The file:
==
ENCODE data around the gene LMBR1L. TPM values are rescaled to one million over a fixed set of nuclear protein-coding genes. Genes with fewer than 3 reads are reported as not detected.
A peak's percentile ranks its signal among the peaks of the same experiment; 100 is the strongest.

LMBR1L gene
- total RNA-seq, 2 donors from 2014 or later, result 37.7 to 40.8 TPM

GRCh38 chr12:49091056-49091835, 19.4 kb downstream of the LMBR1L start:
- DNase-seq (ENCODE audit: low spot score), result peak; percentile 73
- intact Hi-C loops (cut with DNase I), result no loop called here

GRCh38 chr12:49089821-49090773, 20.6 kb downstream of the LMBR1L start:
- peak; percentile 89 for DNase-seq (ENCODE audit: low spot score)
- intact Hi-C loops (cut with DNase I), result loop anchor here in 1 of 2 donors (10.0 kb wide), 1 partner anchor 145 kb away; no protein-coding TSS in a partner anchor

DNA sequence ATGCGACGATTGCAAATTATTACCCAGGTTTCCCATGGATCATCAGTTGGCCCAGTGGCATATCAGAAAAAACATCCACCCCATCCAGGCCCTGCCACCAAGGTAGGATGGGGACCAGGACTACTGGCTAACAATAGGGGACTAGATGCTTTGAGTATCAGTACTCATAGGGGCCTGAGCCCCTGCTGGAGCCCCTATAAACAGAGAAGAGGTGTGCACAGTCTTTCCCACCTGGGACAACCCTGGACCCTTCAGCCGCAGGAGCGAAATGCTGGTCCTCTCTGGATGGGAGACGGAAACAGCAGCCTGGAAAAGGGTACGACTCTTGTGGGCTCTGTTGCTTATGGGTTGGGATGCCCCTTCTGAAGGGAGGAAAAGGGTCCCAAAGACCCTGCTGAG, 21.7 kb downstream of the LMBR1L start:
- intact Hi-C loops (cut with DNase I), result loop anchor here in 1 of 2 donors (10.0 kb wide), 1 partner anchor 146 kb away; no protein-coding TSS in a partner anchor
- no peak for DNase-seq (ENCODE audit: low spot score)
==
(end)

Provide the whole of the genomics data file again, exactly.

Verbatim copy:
ENCODE data around the gene LMBR1L. TPM values are rescaled to one million over a fixed set of nuclear protein-coding genes. Genes with fewer than 3 reads are reported as not detected.
A peak's percentile ranks its signal among the peaks of the same experiment; 100 is the strongest.

LMBR1L gene
- total RNA-seq, 2 donors from 2014 or later, result 37.7 to 40.8 TPM

GRCh38 chr12:49091056-49091835, 19.4 kb downstream of the LMBR1L start:
- DNase-seq (ENCODE audit: low spot score), result peak; percentile 73
- intact Hi-C loops (cut with DNase I), result no loop called here

GRCh38 chr12:49089821-49090773, 20.6 kb downstream of the LMBR1L start:
- peak; percentile 89 for DNase-seq (ENCODE audit: low spot score)
- intact Hi-C loops (cut with DNase I), result loop anchor here in 1 of 2 donors (10.0 kb wide), 1 partner anchor 145 kb away; no protein-coding TSS in a partner anchor

DNA sequence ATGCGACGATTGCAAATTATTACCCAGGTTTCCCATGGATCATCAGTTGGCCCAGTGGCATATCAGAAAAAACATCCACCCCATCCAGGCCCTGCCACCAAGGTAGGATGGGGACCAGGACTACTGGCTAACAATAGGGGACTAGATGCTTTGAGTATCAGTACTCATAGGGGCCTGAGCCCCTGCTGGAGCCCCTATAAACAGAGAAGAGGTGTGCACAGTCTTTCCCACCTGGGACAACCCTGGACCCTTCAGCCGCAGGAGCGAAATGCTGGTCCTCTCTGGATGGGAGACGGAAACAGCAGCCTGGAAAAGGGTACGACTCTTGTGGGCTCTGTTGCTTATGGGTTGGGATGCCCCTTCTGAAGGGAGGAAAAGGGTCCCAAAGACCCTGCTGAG, 21.7 kb downstream of the LMBR1L start:
- intact Hi-C loops (cut with DNase I), result loop anchor here in 1 of 2 donors (10.0 kb wide), 1 partner anchor 146 kb away; no protein-coding TSS in a partner anchor
- no peak for DNase-seq (ENCODE audit: low spot score)